In fairness to O’Rourke, however, younger voters were smitten by his penchant for skateboarding and prior membership in a punk rock band. O’Rourke’s platitudinous policy positions—impeaching the president, abolishing ICE, universal single-payer health care, amnesty for illegal immigrants, legalizing drugs, etc.—were predictably progressive, but he did not campaign as a wild-eyed radical such as Ocasio-Cortez. His earnest visage and sincere mien were not viscerally threatening to centrist voters. In the polarized Age of Trump, many urban and suburban voters were eager to vote against anything symbolizing the hated Orange Man occupying the White House, even President Trump’s former rival (but now ally), the equally unlikable Ted Cruz.
Which brings us back to the lacunae of Robert Francis O’Rourke, the much-heralded but failed Senate contender who many believe harbors presidential ambitions, whose Washington Post quote opened this essay. Does the public expression of such misgivings deepen a pol’s gravitas or brand a candidate as a crank? The commentariat’s jury is still out. Questioning the nation’s future prospects (“Does this still work?”) does not inspire confidence—an essential quality as the country’s leader and commander-in-chief. Doubting America’s founding principles—limited government, the separation of powers, even the Constitution itself—is arguably a more serious defect for a presidential candidate. Even characterizing our republic as an “empire” reveals a blame-America mindset reminiscent of President Obama’s rhetoric of national atonement.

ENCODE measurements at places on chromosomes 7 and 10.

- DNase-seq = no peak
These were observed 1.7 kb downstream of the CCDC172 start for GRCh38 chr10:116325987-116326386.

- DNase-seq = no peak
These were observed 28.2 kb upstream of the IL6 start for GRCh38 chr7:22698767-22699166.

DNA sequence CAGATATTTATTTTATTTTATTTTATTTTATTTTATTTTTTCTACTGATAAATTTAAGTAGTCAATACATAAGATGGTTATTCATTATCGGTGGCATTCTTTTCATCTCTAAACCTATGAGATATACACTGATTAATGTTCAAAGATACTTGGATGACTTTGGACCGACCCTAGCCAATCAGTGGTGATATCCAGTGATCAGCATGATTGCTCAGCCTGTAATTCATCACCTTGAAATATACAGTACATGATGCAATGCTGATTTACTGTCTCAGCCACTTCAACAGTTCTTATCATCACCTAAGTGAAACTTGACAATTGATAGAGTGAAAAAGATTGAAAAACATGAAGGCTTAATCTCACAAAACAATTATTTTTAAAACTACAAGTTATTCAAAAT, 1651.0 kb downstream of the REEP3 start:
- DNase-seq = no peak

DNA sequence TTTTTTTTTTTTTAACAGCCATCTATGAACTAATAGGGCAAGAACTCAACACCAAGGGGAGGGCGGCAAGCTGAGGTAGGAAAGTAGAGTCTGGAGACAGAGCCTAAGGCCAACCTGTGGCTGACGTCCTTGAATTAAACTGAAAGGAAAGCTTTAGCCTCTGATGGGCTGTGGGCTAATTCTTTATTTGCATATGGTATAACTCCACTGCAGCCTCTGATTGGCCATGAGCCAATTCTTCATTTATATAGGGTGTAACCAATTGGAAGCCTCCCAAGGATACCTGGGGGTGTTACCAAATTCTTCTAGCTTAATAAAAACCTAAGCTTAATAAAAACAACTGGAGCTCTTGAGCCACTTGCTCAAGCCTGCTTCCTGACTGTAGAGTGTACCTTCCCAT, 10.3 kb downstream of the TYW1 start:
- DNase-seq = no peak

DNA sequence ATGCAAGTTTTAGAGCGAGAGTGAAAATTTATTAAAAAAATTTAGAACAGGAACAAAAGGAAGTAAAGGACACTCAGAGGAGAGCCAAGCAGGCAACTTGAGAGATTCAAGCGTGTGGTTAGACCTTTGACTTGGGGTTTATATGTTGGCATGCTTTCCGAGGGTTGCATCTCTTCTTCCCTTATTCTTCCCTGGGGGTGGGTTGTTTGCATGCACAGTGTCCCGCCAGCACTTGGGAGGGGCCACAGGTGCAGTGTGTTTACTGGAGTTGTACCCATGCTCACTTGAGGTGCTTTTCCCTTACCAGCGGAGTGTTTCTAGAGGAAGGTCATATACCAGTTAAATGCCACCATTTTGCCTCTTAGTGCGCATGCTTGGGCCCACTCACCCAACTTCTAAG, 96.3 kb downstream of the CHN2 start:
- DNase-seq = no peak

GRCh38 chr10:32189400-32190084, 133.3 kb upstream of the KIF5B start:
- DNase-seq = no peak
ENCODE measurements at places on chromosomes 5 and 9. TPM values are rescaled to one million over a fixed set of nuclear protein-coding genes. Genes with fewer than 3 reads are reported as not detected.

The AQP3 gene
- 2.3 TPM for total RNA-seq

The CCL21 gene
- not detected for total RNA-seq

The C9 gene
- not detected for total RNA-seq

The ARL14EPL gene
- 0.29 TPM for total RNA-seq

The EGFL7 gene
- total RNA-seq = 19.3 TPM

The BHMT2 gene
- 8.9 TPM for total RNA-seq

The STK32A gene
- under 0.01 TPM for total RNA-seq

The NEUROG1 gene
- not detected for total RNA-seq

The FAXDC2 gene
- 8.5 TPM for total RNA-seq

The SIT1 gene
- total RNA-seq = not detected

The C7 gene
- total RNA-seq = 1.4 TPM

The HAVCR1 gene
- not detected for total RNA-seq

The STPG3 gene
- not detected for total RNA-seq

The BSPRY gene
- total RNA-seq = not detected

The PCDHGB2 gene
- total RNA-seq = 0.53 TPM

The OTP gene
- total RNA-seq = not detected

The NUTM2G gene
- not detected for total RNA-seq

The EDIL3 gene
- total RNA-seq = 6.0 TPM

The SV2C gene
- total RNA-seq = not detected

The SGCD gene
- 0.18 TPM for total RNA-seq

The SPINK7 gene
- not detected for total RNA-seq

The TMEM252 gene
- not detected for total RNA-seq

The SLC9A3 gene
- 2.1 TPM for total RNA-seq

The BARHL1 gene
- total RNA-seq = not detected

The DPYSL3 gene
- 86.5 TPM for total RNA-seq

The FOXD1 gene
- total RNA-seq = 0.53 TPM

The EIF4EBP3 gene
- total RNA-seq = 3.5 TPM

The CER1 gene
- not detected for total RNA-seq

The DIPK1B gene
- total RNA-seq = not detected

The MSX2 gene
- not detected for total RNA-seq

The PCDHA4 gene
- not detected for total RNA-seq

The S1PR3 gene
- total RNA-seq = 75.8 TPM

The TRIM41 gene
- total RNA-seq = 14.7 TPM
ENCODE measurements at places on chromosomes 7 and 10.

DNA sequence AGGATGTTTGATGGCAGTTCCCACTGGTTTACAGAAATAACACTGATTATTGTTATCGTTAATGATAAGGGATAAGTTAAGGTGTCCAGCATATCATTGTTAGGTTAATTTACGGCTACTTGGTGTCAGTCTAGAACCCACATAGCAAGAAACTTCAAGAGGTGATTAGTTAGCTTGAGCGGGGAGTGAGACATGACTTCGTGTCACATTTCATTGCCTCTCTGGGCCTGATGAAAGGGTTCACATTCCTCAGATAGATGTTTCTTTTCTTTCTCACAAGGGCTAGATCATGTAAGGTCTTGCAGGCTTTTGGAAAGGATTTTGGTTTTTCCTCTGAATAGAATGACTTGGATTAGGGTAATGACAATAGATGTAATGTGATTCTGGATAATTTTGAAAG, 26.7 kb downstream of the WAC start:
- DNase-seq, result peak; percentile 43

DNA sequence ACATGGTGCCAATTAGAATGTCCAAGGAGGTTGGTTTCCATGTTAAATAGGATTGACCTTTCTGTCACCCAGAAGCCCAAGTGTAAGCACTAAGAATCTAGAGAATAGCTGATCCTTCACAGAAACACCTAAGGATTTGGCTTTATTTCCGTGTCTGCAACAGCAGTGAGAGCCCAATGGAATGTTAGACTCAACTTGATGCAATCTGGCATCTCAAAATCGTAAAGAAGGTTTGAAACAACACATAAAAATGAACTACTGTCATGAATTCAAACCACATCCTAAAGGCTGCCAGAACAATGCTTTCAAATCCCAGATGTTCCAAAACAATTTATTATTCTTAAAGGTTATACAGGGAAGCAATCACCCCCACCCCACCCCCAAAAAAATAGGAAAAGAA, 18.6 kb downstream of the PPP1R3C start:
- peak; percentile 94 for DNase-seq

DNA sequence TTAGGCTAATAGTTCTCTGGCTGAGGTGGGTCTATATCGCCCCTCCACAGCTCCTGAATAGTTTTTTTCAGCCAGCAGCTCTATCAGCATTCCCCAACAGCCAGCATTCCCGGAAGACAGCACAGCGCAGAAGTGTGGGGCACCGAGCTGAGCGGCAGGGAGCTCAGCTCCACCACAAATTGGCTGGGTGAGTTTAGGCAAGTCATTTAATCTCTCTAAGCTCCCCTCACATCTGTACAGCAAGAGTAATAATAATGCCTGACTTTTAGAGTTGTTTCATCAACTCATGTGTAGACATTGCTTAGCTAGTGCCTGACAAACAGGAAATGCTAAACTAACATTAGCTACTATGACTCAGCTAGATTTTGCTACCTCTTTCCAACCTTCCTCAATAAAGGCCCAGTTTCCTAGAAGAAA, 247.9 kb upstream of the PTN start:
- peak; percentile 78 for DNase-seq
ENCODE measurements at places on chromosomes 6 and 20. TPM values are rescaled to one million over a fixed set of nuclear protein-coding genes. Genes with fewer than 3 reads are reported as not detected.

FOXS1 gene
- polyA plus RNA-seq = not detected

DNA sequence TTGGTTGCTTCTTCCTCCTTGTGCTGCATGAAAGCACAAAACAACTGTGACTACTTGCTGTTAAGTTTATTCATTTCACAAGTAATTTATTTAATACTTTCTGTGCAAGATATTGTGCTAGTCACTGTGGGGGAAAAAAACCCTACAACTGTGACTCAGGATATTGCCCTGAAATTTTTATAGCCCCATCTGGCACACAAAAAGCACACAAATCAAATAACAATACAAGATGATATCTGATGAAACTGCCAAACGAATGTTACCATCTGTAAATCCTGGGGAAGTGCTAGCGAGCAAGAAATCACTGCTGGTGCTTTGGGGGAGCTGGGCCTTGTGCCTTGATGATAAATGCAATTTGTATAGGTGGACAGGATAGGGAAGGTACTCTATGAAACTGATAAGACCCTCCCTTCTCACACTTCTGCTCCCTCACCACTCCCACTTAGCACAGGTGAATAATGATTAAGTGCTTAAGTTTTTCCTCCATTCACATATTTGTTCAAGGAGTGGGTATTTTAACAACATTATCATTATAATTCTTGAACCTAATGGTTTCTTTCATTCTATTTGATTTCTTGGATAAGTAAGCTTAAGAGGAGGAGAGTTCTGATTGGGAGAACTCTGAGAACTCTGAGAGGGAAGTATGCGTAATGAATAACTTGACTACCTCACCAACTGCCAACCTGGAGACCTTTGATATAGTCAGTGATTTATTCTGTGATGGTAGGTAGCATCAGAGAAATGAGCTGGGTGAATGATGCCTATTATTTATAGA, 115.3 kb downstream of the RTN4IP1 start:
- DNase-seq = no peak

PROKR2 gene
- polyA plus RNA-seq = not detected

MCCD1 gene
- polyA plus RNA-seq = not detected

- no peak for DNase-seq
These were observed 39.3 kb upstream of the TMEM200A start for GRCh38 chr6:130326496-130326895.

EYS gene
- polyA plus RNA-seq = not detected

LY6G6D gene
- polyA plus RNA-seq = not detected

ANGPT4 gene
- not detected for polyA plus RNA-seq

In National Review, David French sensibly pointed out that “many of our dysfunctions are the result of abandoning the Constitution, not of embracing it.” The solution to many policy ills is for the three branches to realign themselves within their prescribed constitutional roles—a subject to which scholars and pundits have devoted, and continue to devote, substantial attention. If the Constitution is archaic in certain respects (as O’Rourke apparently believes), or failed to anticipate some feature or another of modern life, Article V provides a mechanism for amending the document, which has been used 27 times so far. Advocates of constitutional reform sometimes suggest a more drastic approach, namely a “convention of states” that would facilitate multiple amendments as an alternative to the traditional seriatim approach. No serious person would simply declare the situation hopeless and throw in the towel.
So far, O’Rourke has gotten more blowback for his Washington Post interview from the Left than the Right. Henderson, the CNN political reporter, mocked him for pontificating “on whether the Constitution is still a thing that matters after all these many years.” While her taunts of “privilege” are tired clichés of identity politics, she correctly excoriates O’Rourke for being a lightweight, comparing him to “a first-year college student,” and lampooning his “road trip adventure” as exhibiting “Jack Kerouac-style” aimlessness. His blog reads like a “stream of consciousness diary entry.” She accurately points out that his interview responses showed “no real knowledge of policy.” O’Rourke wanders the country, unemployed, to “clear his head,” in an effort “find himself and figure out if he wants to lead the free world.” All this is harsh but true.
We rightly expect presidential candidates to be “serious, surefooted, policy experts with big ideas,” Henderson contends. I agree. O’Rourke’s fatuous comments make it clear that he is an empty vessel. Surely the Democrats can do better in 2020.